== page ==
Finally, the older son rebuked his father for celebrating his younger brother’s return. But when this son of yours came, who has devoured your wealth with prostitutes, you killed the fattened calf for him. He held nothing back. He harshly condemned his father, accusing him of being unjust. He might even be inferring that his father is participating with his brother in his immoral spendthrift ways. The older son has now condemned his younger brother as well as his father. In his eyes there is only one who is righteous: himself. This seems to describe the same attitude of the Pharisees and teachers of the law to whom Jesus is telling this parable.

There are three further points to make about the older son’s accusation.

First, the older son distanced himself from both his father and brother. He refused to acknowledge his brother as his brother. Instead, he referred to his brother as this son of yours. Also, the older son never addressed his father as “father” once throughout this entire exchange. Even the younger son called him, “father” when he made his demand (Luke 15:12). The older son impersonally addressed his father with an accusatory You.

Second, the older son was essentially saying and acting as though he wished his younger brother had never returned. He would rather his younger brother was actually dead, than to see him live and celebrated by his father. This lovelessness was also seen in the younger son toward his father when he prematurely demanded his inheritance. Again, despite their apparent differences in how they sinned, the two brothers are guilty of committing the same sins.

And third, the older brother accuses his younger brother as sleeping with prostitutes. In Jesus’s summary of the younger son, He only described the son as squandering “his estate with loose living” (Luke 15:13). He left this ambiguous. But the older son boldly colored in the ambiguity, as sinfully as he could imagine. This may have been how the Pharisees interpreted Jesus’s meaning as He told them this parable. And Jesus may have intentionally left the younger son’s squandering morally ambiguous, and then explicitly named this accusation in the mouth of the older brother to more associate the older brother with the Pharisees.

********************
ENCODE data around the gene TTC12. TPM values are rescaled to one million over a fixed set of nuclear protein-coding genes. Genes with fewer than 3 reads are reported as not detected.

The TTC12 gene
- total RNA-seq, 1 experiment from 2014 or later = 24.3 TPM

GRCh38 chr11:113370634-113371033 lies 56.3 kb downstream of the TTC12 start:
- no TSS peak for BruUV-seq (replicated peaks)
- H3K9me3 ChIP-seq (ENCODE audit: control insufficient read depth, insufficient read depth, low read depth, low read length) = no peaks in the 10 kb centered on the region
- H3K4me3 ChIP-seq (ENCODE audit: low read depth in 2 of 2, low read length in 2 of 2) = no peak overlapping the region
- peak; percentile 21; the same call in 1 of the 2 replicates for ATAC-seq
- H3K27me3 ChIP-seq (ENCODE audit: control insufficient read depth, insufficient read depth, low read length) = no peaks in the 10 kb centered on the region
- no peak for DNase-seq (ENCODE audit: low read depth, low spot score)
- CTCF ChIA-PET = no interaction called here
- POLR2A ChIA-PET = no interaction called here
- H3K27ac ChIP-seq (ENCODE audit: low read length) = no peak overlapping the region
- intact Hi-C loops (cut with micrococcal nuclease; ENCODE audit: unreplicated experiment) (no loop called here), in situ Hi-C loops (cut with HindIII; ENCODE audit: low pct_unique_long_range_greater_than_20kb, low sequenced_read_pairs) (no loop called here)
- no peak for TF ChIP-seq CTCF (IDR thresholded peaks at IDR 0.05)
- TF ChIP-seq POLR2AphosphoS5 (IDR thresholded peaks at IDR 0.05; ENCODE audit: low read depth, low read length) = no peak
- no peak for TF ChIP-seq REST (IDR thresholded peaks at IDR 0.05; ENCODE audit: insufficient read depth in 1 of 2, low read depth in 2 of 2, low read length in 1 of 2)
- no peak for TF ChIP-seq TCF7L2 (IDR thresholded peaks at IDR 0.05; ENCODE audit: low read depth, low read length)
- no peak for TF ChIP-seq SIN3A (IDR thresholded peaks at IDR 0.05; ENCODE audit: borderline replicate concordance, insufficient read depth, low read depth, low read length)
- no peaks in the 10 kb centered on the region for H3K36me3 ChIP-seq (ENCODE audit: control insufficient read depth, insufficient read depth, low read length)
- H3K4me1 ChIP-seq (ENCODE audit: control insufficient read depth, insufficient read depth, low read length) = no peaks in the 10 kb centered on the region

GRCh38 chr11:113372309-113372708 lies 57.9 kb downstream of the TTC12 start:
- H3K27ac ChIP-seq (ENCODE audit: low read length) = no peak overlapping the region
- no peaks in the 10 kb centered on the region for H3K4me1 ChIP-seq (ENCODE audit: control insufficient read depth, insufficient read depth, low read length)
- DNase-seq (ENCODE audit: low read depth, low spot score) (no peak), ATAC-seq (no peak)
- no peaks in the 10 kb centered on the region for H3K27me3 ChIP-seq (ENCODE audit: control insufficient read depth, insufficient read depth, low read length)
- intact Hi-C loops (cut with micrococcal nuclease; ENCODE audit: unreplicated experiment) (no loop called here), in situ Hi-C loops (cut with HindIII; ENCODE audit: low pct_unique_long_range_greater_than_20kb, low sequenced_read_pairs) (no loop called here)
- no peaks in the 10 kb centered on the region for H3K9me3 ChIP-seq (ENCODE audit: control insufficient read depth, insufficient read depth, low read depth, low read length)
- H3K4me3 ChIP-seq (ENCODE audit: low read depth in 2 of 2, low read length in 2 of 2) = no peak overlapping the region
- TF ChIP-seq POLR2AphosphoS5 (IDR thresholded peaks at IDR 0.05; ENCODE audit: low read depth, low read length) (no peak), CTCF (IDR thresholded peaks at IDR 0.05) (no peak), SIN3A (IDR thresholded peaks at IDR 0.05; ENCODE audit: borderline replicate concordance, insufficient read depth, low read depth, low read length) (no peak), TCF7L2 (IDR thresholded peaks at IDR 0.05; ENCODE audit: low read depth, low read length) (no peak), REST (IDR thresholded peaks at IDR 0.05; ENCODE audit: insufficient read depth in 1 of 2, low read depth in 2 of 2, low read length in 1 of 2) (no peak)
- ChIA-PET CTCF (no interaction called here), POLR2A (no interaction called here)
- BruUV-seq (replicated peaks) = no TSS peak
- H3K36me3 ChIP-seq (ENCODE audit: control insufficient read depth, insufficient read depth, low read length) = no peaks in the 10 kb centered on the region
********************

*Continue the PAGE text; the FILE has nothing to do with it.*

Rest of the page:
The Father’s Response

The father did not respond in anger. He kept his cool, and directly addressed the angry accusations against his younger son with grace and truth.

Son, you have always been with me, and all that is mine is yours.

The father began by calling his older son, “Son.” This gently reminded his son what was true. He further affirmed his love for his son, by reminding him, that you have always been with me and in proximity of grace, and all that everything that the father owned belonged to the oldest son. This underscores that both sons were children of the father. That was something they could neither earn nor lose. This is incredibly encouraging. Since all of us are sinners, the only way we can reconcile with God is through His grace and love (Romans 3:23-24). We are then His children, regardless of our behavior, whether licentious or legalistic. However, our choices have immense consequences, and the Bible consistently exhorts us to make wise choices (Proverbs 3:5-6).

Because the older son had an external-legalistic-rule-following-obsession, he had missed out on relating to his father and enjoying him. This gracious remark from the father that you have always been with me, and all that is mine is yours was an invitation to the older son to repent (change his faulty perspective) and begin enjoying his family now. Despite the Pharisees’ bitter resentment of Jesus and His seeking the repentance of sinners, Jesus’s telling of this parable was essentially the same gesture toward them, exhorting them to repent.

We can infer that through this parable Jesus was imploring the Pharisees to repent, and come to Him and enjoy fellowship with Him. Sadly, for them, they would later collude with their rivals and enemies to murder Jesus. Although terrible for them, it was a blessing for many in the New Testament age (Romans 11:12).